Fast ignition (FI) requires a combination of long-pulse (implosion) and short-pulse (ignition) lasers. Aspects of fast ignition by both electrons and protons were briefed to the panel. Continued fundamental research into fast ignition theory and experiments, the acceleration of electrons and ions by ultrashort-pulse lasers, and related high-intensity laser science is justified. However, issues surrounding low laser-target energy coupling, a complicated target design, and the existence of more promising concepts (such as shock ignition) led the panel to the next conclusion regarding the relative priority of fast ignition for fusion energy.
CONCLUSION 4-5: At this time, fast ignition appears to be a less promising approach for IFE than other ignition concepts.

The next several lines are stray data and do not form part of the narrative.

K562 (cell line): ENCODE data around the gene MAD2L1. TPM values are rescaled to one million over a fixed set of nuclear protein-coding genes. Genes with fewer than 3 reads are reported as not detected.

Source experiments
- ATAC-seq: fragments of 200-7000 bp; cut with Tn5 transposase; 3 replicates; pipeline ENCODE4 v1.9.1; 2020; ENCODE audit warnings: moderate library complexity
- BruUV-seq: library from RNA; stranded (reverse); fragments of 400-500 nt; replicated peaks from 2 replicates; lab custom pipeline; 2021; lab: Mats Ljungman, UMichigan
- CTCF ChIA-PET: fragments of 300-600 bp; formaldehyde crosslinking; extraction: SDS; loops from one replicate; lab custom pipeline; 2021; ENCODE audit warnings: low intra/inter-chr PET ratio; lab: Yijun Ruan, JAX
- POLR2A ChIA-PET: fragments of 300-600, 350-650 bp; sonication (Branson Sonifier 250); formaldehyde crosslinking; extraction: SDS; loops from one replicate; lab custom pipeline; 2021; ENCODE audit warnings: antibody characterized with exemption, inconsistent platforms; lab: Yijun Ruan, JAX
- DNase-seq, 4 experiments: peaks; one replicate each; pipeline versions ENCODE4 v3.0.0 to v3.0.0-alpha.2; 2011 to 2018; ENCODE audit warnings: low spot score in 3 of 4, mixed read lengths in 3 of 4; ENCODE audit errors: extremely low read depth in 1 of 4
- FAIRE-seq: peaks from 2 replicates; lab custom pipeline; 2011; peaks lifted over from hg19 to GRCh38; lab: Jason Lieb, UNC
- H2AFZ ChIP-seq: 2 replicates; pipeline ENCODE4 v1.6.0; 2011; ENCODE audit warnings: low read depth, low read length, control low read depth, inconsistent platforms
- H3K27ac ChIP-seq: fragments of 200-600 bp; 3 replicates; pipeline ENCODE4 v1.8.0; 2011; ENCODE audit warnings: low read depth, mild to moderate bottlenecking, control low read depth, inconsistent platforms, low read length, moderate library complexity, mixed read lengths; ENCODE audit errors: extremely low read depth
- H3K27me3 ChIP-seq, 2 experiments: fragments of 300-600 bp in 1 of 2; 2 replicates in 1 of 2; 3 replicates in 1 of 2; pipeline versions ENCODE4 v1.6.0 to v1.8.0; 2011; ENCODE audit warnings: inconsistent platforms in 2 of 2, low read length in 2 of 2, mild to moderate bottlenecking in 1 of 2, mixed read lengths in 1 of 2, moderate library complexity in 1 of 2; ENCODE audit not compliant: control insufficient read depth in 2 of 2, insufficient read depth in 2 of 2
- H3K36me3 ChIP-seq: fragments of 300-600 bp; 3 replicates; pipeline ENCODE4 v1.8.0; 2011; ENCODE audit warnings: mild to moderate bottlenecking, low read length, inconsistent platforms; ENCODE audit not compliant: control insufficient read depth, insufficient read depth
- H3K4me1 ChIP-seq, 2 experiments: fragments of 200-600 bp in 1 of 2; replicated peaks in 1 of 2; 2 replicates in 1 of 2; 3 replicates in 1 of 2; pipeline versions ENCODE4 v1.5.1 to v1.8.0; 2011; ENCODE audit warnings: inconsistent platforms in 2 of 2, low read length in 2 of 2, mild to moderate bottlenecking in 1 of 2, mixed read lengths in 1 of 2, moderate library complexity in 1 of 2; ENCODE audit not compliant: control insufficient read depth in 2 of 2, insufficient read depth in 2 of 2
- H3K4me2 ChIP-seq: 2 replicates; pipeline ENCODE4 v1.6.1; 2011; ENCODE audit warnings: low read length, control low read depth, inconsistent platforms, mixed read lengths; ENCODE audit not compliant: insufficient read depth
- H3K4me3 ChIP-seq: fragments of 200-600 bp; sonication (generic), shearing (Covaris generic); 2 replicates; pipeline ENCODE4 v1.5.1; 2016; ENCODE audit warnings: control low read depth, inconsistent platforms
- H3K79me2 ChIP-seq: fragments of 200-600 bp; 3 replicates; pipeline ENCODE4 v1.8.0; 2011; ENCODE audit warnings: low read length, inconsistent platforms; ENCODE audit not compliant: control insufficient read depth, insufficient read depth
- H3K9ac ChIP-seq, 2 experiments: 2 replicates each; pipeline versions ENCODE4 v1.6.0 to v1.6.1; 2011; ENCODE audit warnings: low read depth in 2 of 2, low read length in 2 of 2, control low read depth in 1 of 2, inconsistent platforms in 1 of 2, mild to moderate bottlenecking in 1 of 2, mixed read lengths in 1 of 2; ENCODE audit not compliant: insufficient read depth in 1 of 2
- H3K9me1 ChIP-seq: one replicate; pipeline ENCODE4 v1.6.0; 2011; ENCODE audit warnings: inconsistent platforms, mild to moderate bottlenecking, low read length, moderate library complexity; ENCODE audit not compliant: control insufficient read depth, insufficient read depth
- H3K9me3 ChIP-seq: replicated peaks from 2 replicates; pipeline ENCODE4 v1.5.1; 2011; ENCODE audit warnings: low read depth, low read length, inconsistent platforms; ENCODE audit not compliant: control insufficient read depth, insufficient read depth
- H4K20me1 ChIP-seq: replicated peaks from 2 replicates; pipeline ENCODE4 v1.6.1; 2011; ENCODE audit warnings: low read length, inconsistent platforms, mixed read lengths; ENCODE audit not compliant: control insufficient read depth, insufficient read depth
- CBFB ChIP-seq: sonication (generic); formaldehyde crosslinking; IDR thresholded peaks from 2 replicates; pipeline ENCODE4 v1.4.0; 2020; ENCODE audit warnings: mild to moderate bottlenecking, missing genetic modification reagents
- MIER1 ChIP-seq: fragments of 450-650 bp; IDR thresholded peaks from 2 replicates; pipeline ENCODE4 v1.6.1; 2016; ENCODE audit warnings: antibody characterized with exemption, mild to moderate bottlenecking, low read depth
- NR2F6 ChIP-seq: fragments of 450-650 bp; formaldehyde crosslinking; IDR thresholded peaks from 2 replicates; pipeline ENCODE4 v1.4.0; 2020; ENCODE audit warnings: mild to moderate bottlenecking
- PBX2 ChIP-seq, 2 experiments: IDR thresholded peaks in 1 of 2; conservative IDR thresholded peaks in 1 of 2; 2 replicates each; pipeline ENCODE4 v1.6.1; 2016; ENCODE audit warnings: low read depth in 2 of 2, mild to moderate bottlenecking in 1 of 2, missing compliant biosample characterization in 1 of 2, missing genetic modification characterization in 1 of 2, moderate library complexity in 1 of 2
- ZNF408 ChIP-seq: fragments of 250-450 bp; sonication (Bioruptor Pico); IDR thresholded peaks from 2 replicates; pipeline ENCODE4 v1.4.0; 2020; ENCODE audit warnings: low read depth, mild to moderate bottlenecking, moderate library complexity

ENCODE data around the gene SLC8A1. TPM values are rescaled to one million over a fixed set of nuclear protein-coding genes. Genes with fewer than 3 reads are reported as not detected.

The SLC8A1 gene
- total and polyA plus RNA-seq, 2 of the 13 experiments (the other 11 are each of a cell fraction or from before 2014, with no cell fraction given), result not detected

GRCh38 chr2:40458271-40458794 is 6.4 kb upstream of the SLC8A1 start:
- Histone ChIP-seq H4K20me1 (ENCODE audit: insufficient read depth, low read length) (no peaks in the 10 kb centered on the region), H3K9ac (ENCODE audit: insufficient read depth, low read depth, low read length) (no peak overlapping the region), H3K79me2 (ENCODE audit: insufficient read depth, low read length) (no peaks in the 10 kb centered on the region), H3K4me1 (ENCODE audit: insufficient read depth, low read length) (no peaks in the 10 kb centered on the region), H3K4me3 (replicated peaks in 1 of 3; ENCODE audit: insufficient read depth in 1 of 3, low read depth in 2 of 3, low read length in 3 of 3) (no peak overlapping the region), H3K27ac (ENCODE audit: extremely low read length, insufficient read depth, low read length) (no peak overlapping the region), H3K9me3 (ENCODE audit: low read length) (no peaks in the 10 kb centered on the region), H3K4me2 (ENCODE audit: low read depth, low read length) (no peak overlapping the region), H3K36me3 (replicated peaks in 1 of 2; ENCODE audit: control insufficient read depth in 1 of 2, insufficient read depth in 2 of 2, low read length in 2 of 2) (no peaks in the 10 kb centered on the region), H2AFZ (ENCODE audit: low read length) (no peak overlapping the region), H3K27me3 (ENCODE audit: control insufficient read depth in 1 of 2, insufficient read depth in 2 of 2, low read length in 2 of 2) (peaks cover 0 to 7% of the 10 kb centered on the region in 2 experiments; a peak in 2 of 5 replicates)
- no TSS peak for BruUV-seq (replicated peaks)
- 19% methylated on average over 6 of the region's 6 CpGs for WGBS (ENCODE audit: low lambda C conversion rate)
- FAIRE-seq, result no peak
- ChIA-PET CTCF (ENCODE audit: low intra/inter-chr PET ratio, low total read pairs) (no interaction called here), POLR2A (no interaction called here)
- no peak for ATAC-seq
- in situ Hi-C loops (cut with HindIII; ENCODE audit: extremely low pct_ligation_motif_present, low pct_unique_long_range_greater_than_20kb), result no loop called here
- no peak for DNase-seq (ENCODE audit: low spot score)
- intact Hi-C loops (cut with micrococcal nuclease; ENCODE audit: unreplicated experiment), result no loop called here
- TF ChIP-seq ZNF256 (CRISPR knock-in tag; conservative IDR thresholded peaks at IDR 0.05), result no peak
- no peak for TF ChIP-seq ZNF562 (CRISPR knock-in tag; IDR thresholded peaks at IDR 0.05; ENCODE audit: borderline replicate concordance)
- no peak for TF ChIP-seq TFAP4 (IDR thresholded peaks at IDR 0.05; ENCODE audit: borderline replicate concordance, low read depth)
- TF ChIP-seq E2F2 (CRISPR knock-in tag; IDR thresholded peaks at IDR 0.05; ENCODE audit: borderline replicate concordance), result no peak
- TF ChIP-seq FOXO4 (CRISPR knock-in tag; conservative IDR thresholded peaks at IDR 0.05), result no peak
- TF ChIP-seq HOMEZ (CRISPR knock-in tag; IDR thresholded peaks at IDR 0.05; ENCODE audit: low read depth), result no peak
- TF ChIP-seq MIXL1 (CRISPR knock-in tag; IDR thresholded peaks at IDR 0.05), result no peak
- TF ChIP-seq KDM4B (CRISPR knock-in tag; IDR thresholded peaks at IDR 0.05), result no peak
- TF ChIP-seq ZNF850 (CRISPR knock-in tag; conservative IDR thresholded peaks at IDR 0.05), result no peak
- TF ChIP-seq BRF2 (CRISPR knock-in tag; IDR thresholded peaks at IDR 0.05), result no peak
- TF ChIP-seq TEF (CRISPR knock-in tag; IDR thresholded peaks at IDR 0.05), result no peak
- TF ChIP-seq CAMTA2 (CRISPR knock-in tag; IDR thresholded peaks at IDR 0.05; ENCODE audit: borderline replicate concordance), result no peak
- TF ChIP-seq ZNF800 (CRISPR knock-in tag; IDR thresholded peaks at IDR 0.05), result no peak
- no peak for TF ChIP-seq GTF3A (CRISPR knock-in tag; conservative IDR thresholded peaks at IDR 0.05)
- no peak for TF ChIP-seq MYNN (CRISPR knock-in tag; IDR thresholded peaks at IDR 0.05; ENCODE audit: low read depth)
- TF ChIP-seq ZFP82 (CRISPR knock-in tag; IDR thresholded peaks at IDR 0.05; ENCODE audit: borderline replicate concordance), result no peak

A variety of LPI take place when an intense laser pulse hits the target capsule or surrounding hohlraum. Undesirable effects include backscattering of laser light, which can result in loss of energy; cross-beam energy transfer among intersecting laser beams, which can cause loss of energy or affect implosion symmetry; acceleration of suprathermal “hot electrons,” which then can penetrate and preheat the capsule’s interior and limit later implosion; and filamentation, a self-focusing instability that can exacerbate other LPI. LPI have been a key limiting factor in laser inertial confinement fusion, including the NIC indirect-drive targets, and are still incompletely understood.
CONCLUSION 4-11: The lack of understanding surrounding laser-plasma interactions remains a substantial but as yet unquantified consideration in ICF and IFE target design.
3 In polar direct drive, the driver beams are clustered in one or two rings at opposing poles. To increase the uniformity of the drive, polar drive beams strike the capsule obliquely, and the driver energy is biased in favor of the more equatorial beams.